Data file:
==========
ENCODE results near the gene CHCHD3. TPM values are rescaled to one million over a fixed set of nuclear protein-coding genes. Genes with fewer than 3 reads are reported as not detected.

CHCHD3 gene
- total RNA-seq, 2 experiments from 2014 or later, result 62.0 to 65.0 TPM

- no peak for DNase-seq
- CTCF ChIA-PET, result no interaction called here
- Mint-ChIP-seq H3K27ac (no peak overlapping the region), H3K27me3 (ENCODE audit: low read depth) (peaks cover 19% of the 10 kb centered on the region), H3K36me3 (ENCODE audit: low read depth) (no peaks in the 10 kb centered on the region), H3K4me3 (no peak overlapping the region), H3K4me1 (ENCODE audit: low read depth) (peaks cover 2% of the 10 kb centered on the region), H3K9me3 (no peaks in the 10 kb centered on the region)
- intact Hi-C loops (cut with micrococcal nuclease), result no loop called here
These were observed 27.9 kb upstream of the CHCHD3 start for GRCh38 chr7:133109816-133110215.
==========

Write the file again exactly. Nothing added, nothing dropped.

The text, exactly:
ENCODE results near the gene CHCHD3. TPM values are rescaled to one million over a fixed set of nuclear protein-coding genes. Genes with fewer than 3 reads are reported as not detected.

CHCHD3 gene
- total RNA-seq, 2 experiments from 2014 or later, result 62.0 to 65.0 TPM

- no peak for DNase-seq
- CTCF ChIA-PET, result no interaction called here
- Mint-ChIP-seq H3K27ac (no peak overlapping the region), H3K27me3 (ENCODE audit: low read depth) (peaks cover 19% of the 10 kb centered on the region), H3K36me3 (ENCODE audit: low read depth) (no peaks in the 10 kb centered on the region), H3K4me3 (no peak overlapping the region), H3K4me1 (ENCODE audit: low read depth) (peaks cover 2% of the 10 kb centered on the region), H3K9me3 (no peaks in the 10 kb centered on the region)
- intact Hi-C loops (cut with micrococcal nuclease), result no loop called here
These were observed 27.9 kb upstream of the CHCHD3 start for GRCh38 chr7:133109816-133110215.